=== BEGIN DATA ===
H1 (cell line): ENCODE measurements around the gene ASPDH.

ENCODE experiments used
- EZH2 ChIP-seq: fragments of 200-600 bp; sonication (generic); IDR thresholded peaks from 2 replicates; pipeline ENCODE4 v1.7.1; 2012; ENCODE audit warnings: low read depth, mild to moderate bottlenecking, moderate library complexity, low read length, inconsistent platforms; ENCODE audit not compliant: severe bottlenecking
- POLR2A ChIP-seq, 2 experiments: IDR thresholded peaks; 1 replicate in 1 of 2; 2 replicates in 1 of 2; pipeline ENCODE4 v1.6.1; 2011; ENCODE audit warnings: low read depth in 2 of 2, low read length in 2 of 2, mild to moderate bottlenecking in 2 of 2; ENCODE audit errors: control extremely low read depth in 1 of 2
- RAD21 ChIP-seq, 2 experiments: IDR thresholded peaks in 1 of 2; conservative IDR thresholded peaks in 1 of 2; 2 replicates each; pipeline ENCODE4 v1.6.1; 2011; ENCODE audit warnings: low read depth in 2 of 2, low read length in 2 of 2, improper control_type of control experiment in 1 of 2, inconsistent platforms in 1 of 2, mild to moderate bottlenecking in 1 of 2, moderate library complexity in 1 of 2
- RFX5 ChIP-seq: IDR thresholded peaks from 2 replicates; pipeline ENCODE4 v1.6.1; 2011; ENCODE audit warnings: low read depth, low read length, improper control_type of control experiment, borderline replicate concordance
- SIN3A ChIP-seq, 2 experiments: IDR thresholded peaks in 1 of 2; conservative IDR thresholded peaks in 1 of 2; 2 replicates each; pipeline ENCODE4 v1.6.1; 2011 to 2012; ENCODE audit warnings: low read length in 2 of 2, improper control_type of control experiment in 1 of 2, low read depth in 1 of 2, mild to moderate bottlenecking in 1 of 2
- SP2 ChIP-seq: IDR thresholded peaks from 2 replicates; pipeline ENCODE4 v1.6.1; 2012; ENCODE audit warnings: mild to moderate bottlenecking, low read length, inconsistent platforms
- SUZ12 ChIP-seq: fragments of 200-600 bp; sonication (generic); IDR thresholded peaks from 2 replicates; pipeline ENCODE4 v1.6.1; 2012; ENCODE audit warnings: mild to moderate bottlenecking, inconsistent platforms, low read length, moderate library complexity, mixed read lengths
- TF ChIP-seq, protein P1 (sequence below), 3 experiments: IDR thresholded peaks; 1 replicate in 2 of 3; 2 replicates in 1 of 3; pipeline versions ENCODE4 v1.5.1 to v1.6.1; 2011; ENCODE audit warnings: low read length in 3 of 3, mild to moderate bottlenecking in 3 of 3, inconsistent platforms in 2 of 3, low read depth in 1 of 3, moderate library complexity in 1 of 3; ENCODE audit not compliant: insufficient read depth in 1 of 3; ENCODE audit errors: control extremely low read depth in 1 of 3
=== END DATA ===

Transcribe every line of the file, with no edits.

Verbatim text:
H1 (cell line): ENCODE measurements around the gene ASPDH.

ENCODE experiments used
- EZH2 ChIP-seq: fragments of 200-600 bp; sonication (generic); IDR thresholded peaks from 2 replicates; pipeline ENCODE4 v1.7.1; 2012; ENCODE audit warnings: low read depth, mild to moderate bottlenecking, moderate library complexity, low read length, inconsistent platforms; ENCODE audit not compliant: severe bottlenecking
- POLR2A ChIP-seq, 2 experiments: IDR thresholded peaks; 1 replicate in 1 of 2; 2 replicates in 1 of 2; pipeline ENCODE4 v1.6.1; 2011; ENCODE audit warnings: low read depth in 2 of 2, low read length in 2 of 2, mild to moderate bottlenecking in 2 of 2; ENCODE audit errors: control extremely low read depth in 1 of 2
- RAD21 ChIP-seq, 2 experiments: IDR thresholded peaks in 1 of 2; conservative IDR thresholded peaks in 1 of 2; 2 replicates each; pipeline ENCODE4 v1.6.1; 2011; ENCODE audit warnings: low read depth in 2 of 2, low read length in 2 of 2, improper control_type of control experiment in 1 of 2, inconsistent platforms in 1 of 2, mild to moderate bottlenecking in 1 of 2, moderate library complexity in 1 of 2
- RFX5 ChIP-seq: IDR thresholded peaks from 2 replicates; pipeline ENCODE4 v1.6.1; 2011; ENCODE audit warnings: low read depth, low read length, improper control_type of control experiment, borderline replicate concordance
- SIN3A ChIP-seq, 2 experiments: IDR thresholded peaks in 1 of 2; conservative IDR thresholded peaks in 1 of 2; 2 replicates each; pipeline ENCODE4 v1.6.1; 2011 to 2012; ENCODE audit warnings: low read length in 2 of 2, improper control_type of control experiment in 1 of 2, low read depth in 1 of 2, mild to moderate bottlenecking in 1 of 2
- SP2 ChIP-seq: IDR thresholded peaks from 2 replicates; pipeline ENCODE4 v1.6.1; 2012; ENCODE audit warnings: mild to moderate bottlenecking, low read length, inconsistent platforms
- SUZ12 ChIP-seq: fragments of 200-600 bp; sonication (generic); IDR thresholded peaks from 2 replicates; pipeline ENCODE4 v1.6.1; 2012; ENCODE audit warnings: mild to moderate bottlenecking, inconsistent platforms, low read length, moderate library complexity, mixed read lengths
- TF ChIP-seq, protein P1 (sequence below), 3 experiments: IDR thresholded peaks; 1 replicate in 2 of 3; 2 replicates in 1 of 3; pipeline versions ENCODE4 v1.5.1 to v1.6.1; 2011; ENCODE audit warnings: low read length in 3 of 3, mild to moderate bottlenecking in 3 of 3, inconsistent platforms in 2 of 3, low read depth in 1 of 3, moderate library complexity in 1 of 3; ENCODE audit not compliant: insufficient read depth in 1 of 3; ENCODE audit errors: control extremely low read depth in 1 of 3